It’s a unique love story with love and sex scenes that have the potential to appeal to audience members from all sides of the gender and sexual spectrums. While set in the ’80s, and giving a frank account of a transgender character in that era, this story touches on timely themes of sexuality, gender identity, prejudice and love without bounderies.

4. How would you describe this script in two words?

All Ways

5. What movie have you seen the most times in your life?

Casablanca

6. How long have you been working on this screenplay?

Always! Actually, many years, because the screenplay started with my novel A Four-Sided Bed, which took me about four years to write. I started trying to make it into a screenplay in 2011- worked on it on and off from then til now!

7. How many stories have you written?

Wow, that is a hard one. I have had over 30 short stories published in magazines. I also have three novels which are of course long stories. I co-wrote the script for one short film. And I wrote the script/libretto for an opera and for a rock opera. But this is my first Feature Screenplay.

8. What is your favorite song? (Or, what song have you listened to the most times in your life?)

Soul Love by David Bowie

9. What obstacles did you face to finish this screenplay?

Many! This is my first screenplay so I had to learn all about screenwriting from scratch. I went through countless drafts over many years (see above). It also took time to find the right team to help me. The recent draft of this script was much improved because I worked closely with two producers, David Ball and Amy Carpenter Scott, as well as with the director attached to our feature film project, Vittoria Colonna, and (giving me vital help in shaping the character of Kin) with actress/producer and transgender activist Rain Valdez. All of them helped me overcome all obstacles.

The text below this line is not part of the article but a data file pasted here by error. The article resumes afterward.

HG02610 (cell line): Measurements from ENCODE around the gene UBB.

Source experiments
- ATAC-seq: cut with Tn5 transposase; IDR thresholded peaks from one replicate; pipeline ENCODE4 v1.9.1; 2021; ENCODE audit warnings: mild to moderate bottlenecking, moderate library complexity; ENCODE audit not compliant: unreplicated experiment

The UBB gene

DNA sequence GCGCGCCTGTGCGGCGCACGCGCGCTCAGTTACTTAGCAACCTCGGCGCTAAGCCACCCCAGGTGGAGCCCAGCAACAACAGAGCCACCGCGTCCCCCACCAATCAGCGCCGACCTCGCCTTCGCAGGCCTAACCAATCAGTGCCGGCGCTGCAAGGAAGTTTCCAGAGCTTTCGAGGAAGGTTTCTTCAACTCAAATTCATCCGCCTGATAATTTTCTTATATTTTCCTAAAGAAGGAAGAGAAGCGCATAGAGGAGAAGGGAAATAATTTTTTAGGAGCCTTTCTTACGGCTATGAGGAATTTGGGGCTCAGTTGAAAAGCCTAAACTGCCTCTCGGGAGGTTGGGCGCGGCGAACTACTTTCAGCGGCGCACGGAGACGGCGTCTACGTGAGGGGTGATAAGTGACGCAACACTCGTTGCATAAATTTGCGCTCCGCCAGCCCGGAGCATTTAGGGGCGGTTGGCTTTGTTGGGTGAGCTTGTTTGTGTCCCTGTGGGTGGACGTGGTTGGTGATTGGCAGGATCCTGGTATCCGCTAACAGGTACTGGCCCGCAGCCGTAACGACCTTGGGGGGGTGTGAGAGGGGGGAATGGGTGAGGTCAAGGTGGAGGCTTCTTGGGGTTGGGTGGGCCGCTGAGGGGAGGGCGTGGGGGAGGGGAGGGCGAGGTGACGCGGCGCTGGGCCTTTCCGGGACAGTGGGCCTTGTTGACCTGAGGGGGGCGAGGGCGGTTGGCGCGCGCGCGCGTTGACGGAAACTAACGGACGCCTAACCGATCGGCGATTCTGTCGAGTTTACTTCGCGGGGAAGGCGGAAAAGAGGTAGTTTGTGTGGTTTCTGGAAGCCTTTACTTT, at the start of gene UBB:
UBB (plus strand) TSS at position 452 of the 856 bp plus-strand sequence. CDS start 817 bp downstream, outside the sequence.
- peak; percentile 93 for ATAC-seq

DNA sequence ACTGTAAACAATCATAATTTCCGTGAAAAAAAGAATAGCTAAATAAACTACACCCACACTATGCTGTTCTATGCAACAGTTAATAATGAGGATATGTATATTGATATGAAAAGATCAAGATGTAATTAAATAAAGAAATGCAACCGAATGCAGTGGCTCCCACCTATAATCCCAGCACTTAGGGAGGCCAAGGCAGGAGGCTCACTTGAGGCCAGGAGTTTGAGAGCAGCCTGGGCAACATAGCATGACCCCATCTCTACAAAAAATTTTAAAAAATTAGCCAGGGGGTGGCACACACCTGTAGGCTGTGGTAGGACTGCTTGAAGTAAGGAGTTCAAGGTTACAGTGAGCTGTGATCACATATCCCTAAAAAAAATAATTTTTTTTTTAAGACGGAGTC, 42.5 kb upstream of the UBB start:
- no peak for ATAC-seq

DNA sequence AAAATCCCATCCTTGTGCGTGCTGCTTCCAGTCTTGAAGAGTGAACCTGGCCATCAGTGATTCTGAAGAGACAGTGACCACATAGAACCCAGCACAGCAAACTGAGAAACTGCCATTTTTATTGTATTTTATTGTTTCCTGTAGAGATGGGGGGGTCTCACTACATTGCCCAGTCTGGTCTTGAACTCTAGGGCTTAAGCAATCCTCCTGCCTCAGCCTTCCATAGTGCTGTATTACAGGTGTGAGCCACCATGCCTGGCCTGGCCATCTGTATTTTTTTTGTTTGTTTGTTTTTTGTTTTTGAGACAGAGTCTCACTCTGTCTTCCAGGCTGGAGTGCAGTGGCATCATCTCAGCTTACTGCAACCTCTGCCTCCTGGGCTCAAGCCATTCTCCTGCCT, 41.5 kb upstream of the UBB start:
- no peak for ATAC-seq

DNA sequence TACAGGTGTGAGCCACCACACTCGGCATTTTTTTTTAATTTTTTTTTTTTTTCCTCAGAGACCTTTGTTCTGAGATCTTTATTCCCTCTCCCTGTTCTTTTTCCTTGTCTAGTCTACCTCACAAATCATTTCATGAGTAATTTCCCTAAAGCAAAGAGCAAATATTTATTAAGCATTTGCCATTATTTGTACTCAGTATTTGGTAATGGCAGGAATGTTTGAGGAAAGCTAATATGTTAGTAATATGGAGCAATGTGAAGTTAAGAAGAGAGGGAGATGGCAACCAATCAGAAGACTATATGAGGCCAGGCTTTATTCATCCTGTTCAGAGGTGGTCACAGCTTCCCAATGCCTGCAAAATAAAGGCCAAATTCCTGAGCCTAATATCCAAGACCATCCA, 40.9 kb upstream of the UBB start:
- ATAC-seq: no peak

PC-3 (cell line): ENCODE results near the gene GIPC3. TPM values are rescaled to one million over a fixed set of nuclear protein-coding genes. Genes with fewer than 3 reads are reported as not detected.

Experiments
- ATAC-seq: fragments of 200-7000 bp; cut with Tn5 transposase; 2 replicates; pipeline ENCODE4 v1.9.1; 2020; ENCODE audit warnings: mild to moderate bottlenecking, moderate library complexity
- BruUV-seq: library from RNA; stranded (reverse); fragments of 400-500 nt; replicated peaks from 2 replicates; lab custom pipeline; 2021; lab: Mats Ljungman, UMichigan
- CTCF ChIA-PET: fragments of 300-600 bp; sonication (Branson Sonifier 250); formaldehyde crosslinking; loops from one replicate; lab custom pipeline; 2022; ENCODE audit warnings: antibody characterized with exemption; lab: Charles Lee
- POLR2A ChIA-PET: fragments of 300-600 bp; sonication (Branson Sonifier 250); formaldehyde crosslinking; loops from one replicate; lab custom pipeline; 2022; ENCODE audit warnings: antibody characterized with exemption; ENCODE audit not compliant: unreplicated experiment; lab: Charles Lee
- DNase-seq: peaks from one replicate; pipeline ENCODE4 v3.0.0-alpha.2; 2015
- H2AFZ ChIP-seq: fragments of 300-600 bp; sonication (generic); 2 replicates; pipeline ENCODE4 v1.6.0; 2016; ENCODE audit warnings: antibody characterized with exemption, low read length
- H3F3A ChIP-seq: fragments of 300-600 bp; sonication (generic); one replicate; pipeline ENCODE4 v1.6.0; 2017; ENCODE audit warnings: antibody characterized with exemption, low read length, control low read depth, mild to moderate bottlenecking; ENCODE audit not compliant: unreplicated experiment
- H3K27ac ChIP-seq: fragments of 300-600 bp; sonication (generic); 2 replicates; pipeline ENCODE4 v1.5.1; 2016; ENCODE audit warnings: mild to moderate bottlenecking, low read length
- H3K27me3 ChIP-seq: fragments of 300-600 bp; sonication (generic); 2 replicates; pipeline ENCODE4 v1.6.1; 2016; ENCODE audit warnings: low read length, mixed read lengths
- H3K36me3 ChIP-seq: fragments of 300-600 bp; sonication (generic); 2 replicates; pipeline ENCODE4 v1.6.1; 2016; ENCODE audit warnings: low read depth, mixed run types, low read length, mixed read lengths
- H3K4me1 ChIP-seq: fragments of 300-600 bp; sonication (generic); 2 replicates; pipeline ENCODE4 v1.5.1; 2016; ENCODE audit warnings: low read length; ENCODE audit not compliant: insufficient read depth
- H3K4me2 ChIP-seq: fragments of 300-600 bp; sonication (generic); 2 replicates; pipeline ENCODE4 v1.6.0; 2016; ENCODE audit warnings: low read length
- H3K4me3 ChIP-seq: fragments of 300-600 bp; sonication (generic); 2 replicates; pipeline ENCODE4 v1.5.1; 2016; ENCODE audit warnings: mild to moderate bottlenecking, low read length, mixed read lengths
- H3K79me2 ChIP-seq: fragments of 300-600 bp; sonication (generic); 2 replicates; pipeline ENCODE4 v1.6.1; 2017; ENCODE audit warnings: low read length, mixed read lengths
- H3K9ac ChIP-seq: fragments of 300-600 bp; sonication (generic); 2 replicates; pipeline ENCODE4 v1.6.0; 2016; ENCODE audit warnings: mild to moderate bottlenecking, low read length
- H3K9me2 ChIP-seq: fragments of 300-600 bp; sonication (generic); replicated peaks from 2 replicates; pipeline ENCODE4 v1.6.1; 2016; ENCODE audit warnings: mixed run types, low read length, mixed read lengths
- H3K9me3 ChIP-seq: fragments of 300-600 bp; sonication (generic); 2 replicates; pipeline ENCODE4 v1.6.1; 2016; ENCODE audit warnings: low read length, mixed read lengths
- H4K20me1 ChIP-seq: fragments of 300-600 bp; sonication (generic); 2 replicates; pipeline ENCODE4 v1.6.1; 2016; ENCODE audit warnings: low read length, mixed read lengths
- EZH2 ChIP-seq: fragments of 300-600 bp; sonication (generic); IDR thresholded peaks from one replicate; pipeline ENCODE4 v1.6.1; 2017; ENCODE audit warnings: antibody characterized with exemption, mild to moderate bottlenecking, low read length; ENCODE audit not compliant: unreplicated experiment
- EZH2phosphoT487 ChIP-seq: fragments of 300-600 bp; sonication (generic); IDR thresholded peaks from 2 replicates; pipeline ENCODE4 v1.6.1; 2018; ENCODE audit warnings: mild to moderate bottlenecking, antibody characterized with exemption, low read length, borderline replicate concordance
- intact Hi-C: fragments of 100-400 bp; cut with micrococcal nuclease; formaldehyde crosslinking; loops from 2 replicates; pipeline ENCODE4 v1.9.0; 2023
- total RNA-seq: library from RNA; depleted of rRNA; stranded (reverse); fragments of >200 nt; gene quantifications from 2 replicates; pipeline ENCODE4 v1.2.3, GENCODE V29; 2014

10. Apart from writing, what else are you passionate about?

My son; my whole family; Democratic Party politics, reading, films, theater- and riding my bike.

11. You entered your screenplay via FilmFreeway. What has been your experiences working with the submission platform site?

Love it! It is very easy to use and very helpful. This year, my script has drawn attention in over a dozen film festivals and contests so Film Freeway has helped our project a lot.

12. What influenced you to enter the festival? What were your feelings on the initial feedback you received?

I entered since our story is an LGBTQ story. I was excited to be given the opportunity to have a Best Scene read! THANKS to all at the festival and big THANKS to the whole cast and team for a terrific reading!

Watch the Screenplay Reading:

A Four-Sided Bed is a ‘ménage a trois’ love story— with the emphasis on ‘love.’ An impassioned three- way affair between a man and two women, one of them transgender, re-ignites years later. The man’s conventional marriage is upended when the threesome rediscovers a love like no other.

CAST LIST:

JJ (m 20s) – 6 – Adrian Carter
NARRATION – Andrea Irwin
Kin (Trans female) – 19 – Norma Dunphy
Bird (f 19) – 8 – Laura Afelskie

Interview with Screenwriter Billy Smith (The Stafford Multiplex Theater)

Matthew Toffolo: What is your screenplay about?

Billy Smith: My screenplay, The Stafford Multiplex Theater, is about an outdated eight-screen movie theater in a small town. A new Megaplex has opened up about twenty minutes from them and a lot of people have forgotten about the Stafford. They’ve gained an unfortunate reputation as “that other theater”. On top of that, because of an industry mandate, they now must convert to digital projection by the end of the year or they will no longer receive movies. Between the new Megaplex and the digital mandate, the Stafford is trying to fend off death, just trying to survive.

It’s during this time, when all seems hopeless, that everything gets even worse. There is an outbreak of a zombie virus in their town. The Stafford’s moviegoers start to drop dead and come back as zombies. The employees of the Stafford love it and would defend it with everything they have, so that’s what they do. They set out to defend their theater and make sure that it’s still standing for something even during their town’s most horrific time. Their theater isn’t dead yet.


2. What genres does your screenplay fall under?